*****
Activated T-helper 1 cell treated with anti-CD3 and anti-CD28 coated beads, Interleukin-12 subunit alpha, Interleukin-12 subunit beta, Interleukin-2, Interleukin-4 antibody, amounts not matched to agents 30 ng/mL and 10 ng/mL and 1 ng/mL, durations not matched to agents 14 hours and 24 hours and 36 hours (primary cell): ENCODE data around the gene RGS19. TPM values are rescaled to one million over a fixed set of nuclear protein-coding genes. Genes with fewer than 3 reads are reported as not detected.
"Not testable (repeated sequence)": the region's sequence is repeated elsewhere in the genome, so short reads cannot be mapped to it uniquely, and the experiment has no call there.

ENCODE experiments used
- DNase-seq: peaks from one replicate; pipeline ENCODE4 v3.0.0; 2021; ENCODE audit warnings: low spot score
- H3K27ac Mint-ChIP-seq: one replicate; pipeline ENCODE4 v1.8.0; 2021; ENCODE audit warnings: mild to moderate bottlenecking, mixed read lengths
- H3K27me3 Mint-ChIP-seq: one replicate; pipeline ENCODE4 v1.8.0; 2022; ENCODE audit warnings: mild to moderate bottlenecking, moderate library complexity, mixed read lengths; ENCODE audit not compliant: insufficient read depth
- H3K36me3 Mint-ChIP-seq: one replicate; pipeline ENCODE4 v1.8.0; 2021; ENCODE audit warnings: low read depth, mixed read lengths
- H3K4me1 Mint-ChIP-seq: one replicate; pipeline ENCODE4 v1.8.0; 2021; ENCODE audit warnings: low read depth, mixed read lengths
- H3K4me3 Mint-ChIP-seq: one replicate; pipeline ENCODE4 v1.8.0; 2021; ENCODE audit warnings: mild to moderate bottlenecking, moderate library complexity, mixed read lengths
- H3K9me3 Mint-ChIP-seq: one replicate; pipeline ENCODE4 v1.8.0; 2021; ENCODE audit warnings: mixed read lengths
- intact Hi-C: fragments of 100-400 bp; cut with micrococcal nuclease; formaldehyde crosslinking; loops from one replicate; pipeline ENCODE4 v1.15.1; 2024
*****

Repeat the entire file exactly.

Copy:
Activated T-helper 1 cell treated with anti-CD3 and anti-CD28 coated beads, Interleukin-12 subunit alpha, Interleukin-12 subunit beta, Interleukin-2, Interleukin-4 antibody, amounts not matched to agents 30 ng/mL and 10 ng/mL and 1 ng/mL, durations not matched to agents 14 hours and 24 hours and 36 hours (primary cell): ENCODE data around the gene RGS19. TPM values are rescaled to one million over a fixed set of nuclear protein-coding genes. Genes with fewer than 3 reads are reported as not detected.
"Not testable (repeated sequence)": the region's sequence is repeated elsewhere in the genome, so short reads cannot be mapped to it uniquely, and the experiment has no call there.

ENCODE experiments used
- DNase-seq: peaks from one replicate; pipeline ENCODE4 v3.0.0; 2021; ENCODE audit warnings: low spot score
- H3K27ac Mint-ChIP-seq: one replicate; pipeline ENCODE4 v1.8.0; 2021; ENCODE audit warnings: mild to moderate bottlenecking, mixed read lengths
- H3K27me3 Mint-ChIP-seq: one replicate; pipeline ENCODE4 v1.8.0; 2022; ENCODE audit warnings: mild to moderate bottlenecking, moderate library complexity, mixed read lengths; ENCODE audit not compliant: insufficient read depth
- H3K36me3 Mint-ChIP-seq: one replicate; pipeline ENCODE4 v1.8.0; 2021; ENCODE audit warnings: low read depth, mixed read lengths
- H3K4me1 Mint-ChIP-seq: one replicate; pipeline ENCODE4 v1.8.0; 2021; ENCODE audit warnings: low read depth, mixed read lengths
- H3K4me3 Mint-ChIP-seq: one replicate; pipeline ENCODE4 v1.8.0; 2021; ENCODE audit warnings: mild to moderate bottlenecking, moderate library complexity, mixed read lengths
- H3K9me3 Mint-ChIP-seq: one replicate; pipeline ENCODE4 v1.8.0; 2021; ENCODE audit warnings: mixed read lengths
- intact Hi-C: fragments of 100-400 bp; cut with micrococcal nuclease; formaldehyde crosslinking; loops from one replicate; pipeline ENCODE4 v1.15.1; 2024